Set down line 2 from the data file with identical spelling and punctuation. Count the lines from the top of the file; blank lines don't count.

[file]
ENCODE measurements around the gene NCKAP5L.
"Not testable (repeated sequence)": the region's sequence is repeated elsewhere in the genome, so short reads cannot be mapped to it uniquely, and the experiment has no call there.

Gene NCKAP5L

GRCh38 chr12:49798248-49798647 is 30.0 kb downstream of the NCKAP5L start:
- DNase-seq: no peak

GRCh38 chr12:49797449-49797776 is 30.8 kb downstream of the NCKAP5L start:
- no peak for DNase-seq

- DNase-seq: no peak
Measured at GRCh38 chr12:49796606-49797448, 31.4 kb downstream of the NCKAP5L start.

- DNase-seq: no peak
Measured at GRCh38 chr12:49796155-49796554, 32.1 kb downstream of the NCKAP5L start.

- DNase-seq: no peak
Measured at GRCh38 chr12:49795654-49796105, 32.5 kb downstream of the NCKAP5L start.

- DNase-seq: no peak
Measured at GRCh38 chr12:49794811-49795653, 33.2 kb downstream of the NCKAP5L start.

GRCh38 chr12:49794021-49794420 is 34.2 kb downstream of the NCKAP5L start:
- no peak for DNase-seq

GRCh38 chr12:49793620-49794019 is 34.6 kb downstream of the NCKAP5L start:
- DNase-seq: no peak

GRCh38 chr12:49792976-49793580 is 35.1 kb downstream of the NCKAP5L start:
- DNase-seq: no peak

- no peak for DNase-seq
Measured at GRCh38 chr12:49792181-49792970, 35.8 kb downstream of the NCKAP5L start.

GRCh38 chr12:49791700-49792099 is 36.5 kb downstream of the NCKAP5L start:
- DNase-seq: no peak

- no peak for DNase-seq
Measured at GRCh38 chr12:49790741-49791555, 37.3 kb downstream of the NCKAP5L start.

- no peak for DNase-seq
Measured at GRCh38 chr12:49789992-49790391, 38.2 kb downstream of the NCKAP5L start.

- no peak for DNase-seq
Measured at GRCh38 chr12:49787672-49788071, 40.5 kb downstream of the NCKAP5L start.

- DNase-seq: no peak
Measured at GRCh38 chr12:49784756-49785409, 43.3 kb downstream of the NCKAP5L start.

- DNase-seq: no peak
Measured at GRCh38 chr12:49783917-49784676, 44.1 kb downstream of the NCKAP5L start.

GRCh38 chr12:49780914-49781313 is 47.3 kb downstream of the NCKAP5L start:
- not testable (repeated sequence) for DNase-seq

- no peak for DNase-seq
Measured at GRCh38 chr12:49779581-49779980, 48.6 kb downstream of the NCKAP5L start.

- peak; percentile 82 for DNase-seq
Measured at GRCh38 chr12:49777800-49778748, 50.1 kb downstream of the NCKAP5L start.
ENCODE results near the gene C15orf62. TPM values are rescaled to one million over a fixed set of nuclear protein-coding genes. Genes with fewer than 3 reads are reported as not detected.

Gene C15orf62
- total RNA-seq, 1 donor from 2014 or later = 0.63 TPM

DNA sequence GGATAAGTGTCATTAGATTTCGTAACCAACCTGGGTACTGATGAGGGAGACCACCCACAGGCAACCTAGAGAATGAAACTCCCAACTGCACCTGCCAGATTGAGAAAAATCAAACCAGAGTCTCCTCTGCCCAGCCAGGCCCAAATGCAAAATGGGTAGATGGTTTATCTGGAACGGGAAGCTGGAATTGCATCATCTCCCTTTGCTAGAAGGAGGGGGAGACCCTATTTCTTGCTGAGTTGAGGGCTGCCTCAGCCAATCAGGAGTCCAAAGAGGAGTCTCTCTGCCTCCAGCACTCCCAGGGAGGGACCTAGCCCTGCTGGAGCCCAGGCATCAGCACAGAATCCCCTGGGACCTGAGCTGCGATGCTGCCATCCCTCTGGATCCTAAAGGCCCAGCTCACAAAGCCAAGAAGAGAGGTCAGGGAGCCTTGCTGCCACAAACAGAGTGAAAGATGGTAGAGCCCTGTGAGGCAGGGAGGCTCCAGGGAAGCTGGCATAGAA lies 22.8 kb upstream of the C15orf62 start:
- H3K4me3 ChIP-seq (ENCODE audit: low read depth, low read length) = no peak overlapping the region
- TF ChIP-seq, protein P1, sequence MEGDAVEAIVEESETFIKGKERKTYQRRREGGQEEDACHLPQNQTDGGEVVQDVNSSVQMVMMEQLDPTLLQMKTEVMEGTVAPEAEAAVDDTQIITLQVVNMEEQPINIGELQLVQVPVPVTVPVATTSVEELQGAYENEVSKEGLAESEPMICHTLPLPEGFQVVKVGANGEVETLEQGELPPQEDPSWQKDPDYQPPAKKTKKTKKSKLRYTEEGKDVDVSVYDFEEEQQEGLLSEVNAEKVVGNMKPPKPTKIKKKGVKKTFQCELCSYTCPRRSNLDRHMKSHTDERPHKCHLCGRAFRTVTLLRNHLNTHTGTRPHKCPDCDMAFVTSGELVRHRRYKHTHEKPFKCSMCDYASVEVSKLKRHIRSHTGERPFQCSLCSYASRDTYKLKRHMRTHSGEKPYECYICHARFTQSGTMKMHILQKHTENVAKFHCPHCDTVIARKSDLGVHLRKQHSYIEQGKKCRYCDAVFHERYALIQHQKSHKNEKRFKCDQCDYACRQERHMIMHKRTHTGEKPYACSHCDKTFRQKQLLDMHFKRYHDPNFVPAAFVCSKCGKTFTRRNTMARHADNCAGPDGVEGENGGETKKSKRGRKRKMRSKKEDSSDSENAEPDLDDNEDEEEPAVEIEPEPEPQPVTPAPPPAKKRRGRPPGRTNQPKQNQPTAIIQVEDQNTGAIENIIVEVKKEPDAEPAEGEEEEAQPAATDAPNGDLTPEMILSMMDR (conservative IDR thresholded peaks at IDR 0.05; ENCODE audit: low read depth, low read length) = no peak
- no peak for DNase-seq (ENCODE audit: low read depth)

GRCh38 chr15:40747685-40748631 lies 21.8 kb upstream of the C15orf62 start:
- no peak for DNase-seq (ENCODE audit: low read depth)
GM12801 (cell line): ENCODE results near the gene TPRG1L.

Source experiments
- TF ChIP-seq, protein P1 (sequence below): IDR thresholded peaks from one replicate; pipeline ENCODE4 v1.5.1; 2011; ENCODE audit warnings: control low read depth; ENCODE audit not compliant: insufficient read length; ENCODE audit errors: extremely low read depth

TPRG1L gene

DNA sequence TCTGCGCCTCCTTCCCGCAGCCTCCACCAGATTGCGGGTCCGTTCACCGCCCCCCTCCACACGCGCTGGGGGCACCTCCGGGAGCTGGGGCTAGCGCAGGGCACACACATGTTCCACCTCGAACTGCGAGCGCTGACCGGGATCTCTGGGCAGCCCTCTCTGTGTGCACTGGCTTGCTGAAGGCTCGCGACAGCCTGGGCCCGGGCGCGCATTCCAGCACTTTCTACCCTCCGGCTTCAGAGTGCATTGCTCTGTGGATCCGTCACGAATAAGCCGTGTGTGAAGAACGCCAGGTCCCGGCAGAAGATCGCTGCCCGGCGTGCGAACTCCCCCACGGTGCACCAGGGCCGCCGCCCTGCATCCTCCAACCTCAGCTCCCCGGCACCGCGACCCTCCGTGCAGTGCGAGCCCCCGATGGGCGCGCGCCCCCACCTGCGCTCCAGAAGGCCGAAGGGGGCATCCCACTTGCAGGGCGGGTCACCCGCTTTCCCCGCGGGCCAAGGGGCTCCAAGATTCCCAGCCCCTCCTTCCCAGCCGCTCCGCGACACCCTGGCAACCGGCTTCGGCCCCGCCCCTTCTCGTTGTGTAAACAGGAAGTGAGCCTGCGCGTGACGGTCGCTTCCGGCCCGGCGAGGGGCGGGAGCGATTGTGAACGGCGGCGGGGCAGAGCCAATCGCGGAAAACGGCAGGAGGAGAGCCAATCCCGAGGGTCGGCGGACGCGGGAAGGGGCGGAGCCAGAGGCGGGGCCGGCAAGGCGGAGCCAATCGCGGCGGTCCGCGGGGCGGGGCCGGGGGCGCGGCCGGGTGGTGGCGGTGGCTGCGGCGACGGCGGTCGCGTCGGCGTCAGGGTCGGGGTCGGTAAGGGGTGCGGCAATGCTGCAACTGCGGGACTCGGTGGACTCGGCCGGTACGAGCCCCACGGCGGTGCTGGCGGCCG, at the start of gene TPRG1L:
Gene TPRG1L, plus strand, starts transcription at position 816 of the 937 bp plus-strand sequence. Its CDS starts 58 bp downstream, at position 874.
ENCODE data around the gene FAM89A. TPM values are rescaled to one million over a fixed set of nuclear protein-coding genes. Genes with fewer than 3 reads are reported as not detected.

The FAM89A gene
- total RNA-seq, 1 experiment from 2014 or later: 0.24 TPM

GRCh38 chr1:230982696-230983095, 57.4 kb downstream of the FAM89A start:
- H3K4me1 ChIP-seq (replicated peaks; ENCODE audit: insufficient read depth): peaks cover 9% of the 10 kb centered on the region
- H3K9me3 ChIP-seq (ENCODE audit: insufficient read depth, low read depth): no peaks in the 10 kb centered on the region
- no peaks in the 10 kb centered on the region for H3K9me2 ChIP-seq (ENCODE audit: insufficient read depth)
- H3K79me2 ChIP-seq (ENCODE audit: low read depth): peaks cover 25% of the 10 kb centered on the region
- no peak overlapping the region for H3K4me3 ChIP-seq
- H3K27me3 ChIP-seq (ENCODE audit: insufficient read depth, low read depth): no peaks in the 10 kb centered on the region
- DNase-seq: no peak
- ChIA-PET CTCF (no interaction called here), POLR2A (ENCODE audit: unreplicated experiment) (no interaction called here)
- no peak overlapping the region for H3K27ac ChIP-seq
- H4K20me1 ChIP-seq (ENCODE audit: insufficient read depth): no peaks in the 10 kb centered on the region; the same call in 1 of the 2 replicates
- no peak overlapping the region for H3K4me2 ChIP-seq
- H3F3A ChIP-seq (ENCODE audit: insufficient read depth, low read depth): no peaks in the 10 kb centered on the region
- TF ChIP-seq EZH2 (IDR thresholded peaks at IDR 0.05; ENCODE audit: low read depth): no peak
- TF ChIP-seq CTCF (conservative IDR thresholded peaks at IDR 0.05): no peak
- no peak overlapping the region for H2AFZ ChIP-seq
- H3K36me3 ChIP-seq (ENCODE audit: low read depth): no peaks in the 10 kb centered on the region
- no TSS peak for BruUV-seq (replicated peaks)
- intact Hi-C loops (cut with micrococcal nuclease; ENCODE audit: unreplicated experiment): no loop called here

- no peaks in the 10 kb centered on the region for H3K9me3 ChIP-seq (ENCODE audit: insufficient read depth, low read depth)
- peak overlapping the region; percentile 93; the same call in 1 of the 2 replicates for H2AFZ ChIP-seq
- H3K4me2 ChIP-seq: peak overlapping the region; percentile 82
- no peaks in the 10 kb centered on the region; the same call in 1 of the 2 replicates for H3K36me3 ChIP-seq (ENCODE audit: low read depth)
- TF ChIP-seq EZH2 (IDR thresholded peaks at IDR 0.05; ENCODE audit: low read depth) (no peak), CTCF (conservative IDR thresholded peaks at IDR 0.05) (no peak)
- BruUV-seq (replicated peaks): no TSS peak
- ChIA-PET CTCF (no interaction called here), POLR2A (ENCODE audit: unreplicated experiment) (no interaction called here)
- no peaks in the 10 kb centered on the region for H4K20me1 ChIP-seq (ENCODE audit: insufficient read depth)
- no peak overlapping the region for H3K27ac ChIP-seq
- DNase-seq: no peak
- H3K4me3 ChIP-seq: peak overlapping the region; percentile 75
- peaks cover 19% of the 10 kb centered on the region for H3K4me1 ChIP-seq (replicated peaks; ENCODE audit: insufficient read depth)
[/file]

"Not testable (repeated sequence)": the region's sequence is repeated elsewhere in the genome, so short reads cannot be mapped to it uniquely, and the experiment has no call there.